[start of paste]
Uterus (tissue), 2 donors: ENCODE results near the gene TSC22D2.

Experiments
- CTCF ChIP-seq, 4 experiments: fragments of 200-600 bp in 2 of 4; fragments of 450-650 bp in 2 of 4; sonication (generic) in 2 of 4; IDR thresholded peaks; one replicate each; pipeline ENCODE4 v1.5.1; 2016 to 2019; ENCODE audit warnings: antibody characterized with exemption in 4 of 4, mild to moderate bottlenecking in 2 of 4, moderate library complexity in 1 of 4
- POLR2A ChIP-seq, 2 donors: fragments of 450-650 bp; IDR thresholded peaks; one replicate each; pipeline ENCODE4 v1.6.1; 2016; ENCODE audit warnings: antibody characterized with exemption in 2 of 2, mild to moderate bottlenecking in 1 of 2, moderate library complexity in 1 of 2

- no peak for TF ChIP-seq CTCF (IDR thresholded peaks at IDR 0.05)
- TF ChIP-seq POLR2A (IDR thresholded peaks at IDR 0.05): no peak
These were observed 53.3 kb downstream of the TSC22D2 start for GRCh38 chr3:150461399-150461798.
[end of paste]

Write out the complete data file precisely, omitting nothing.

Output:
Uterus (tissue), 2 donors: ENCODE results near the gene TSC22D2.

Experiments
- CTCF ChIP-seq, 4 experiments: fragments of 200-600 bp in 2 of 4; fragments of 450-650 bp in 2 of 4; sonication (generic) in 2 of 4; IDR thresholded peaks; one replicate each; pipeline ENCODE4 v1.5.1; 2016 to 2019; ENCODE audit warnings: antibody characterized with exemption in 4 of 4, mild to moderate bottlenecking in 2 of 4, moderate library complexity in 1 of 4
- POLR2A ChIP-seq, 2 donors: fragments of 450-650 bp; IDR thresholded peaks; one replicate each; pipeline ENCODE4 v1.6.1; 2016; ENCODE audit warnings: antibody characterized with exemption in 2 of 2, mild to moderate bottlenecking in 1 of 2, moderate library complexity in 1 of 2

- no peak for TF ChIP-seq CTCF (IDR thresholded peaks at IDR 0.05)
- TF ChIP-seq POLR2A (IDR thresholded peaks at IDR 0.05): no peak
These were observed 53.3 kb downstream of the TSC22D2 start for GRCh38 chr3:150461399-150461798.